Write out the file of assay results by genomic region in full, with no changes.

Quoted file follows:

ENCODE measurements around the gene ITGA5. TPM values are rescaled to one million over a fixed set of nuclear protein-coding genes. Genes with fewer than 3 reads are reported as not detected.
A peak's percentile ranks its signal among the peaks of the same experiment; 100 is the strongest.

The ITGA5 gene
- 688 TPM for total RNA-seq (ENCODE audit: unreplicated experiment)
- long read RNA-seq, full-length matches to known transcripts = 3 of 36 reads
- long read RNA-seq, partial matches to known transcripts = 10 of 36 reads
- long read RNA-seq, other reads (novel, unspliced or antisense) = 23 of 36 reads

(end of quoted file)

ENCODE measurements around the gene ITGA5. TPM values are rescaled to one million over a fixed set of nuclear protein-coding genes. Genes with fewer than 3 reads are reported as not detected.
A peak's percentile ranks its signal among the peaks of the same experiment; 100 is the strongest.

The ITGA5 gene
- 688 TPM for total RNA-seq (ENCODE audit: unreplicated experiment)
- long read RNA-seq, full-length matches to known transcripts = 3 of 36 reads
- long read RNA-seq, partial matches to known transcripts = 10 of 36 reads
- long read RNA-seq, other reads (novel, unspliced or antisense) = 23 of 36 reads